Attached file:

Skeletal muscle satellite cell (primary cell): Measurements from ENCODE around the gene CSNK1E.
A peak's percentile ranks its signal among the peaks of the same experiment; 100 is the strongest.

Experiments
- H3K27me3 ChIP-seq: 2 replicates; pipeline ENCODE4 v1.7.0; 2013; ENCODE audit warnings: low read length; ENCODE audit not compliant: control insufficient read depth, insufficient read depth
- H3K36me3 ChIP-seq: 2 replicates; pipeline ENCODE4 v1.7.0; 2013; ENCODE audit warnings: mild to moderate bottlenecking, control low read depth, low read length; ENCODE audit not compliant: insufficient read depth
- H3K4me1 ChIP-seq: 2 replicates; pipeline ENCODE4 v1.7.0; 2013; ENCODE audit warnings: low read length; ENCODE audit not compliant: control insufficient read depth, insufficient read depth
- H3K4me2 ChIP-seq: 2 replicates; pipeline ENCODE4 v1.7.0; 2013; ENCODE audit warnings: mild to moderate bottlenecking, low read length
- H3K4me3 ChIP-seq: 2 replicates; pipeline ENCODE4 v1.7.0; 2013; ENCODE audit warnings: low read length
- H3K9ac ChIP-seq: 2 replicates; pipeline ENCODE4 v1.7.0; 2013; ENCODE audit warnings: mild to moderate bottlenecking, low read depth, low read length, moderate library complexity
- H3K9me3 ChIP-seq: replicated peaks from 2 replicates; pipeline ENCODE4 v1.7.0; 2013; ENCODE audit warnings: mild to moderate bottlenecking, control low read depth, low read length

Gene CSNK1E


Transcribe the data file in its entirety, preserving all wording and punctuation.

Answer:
Skeletal muscle satellite cell (primary cell): Measurements from ENCODE around the gene CSNK1E.
A peak's percentile ranks its signal among the peaks of the same experiment; 100 is the strongest.

Experiments
- H3K27me3 ChIP-seq: 2 replicates; pipeline ENCODE4 v1.7.0; 2013; ENCODE audit warnings: low read length; ENCODE audit not compliant: control insufficient read depth, insufficient read depth
- H3K36me3 ChIP-seq: 2 replicates; pipeline ENCODE4 v1.7.0; 2013; ENCODE audit warnings: mild to moderate bottlenecking, control low read depth, low read length; ENCODE audit not compliant: insufficient read depth
- H3K4me1 ChIP-seq: 2 replicates; pipeline ENCODE4 v1.7.0; 2013; ENCODE audit warnings: low read length; ENCODE audit not compliant: control insufficient read depth, insufficient read depth
- H3K4me2 ChIP-seq: 2 replicates; pipeline ENCODE4 v1.7.0; 2013; ENCODE audit warnings: mild to moderate bottlenecking, low read length
- H3K4me3 ChIP-seq: 2 replicates; pipeline ENCODE4 v1.7.0; 2013; ENCODE audit warnings: low read length
- H3K9ac ChIP-seq: 2 replicates; pipeline ENCODE4 v1.7.0; 2013; ENCODE audit warnings: mild to moderate bottlenecking, low read depth, low read length, moderate library complexity
- H3K9me3 ChIP-seq: replicated peaks from 2 replicates; pipeline ENCODE4 v1.7.0; 2013; ENCODE audit warnings: mild to moderate bottlenecking, control low read depth, low read length

Gene CSNK1E